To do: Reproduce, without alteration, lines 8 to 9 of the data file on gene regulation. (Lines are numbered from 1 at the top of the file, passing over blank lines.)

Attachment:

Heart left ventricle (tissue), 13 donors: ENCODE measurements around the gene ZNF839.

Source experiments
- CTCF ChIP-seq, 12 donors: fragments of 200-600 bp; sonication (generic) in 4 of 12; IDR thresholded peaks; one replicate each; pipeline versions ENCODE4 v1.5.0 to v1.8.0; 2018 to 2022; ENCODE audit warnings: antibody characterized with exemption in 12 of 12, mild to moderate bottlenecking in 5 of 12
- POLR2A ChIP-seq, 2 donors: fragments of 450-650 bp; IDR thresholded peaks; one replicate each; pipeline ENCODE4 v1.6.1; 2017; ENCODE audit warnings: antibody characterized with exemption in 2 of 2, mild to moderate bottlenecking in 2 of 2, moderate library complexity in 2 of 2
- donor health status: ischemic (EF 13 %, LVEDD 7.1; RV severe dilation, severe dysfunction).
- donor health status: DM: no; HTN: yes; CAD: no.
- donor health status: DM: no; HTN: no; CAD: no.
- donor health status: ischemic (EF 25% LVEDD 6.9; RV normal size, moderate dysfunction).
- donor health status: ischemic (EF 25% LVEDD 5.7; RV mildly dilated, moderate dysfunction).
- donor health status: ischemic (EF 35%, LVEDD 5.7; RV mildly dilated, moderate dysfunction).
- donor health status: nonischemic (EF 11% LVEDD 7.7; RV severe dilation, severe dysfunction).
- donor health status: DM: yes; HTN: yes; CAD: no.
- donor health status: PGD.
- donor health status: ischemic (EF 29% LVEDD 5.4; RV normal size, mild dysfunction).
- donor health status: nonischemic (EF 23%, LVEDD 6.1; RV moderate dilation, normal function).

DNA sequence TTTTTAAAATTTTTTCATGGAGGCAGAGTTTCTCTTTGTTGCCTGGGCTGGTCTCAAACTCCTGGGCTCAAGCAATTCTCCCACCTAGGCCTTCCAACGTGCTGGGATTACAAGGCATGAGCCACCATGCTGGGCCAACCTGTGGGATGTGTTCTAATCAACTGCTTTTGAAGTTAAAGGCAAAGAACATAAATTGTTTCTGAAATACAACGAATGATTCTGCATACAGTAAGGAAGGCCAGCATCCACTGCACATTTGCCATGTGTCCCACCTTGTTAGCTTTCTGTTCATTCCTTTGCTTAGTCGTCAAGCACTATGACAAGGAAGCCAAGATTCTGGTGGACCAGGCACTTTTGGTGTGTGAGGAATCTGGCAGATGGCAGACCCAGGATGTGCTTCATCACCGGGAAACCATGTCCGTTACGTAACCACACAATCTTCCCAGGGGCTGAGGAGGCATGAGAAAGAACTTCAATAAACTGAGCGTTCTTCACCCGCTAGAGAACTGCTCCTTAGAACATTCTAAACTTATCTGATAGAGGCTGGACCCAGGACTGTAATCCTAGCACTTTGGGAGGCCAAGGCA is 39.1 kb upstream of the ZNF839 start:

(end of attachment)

- donor health status: ischemic (EF 25% LVEDD 6.9; RV normal size, moderate dysfunction).
- donor health status: ischemic (EF 25% LVEDD 5.7; RV mildly dilated, moderate dysfunction).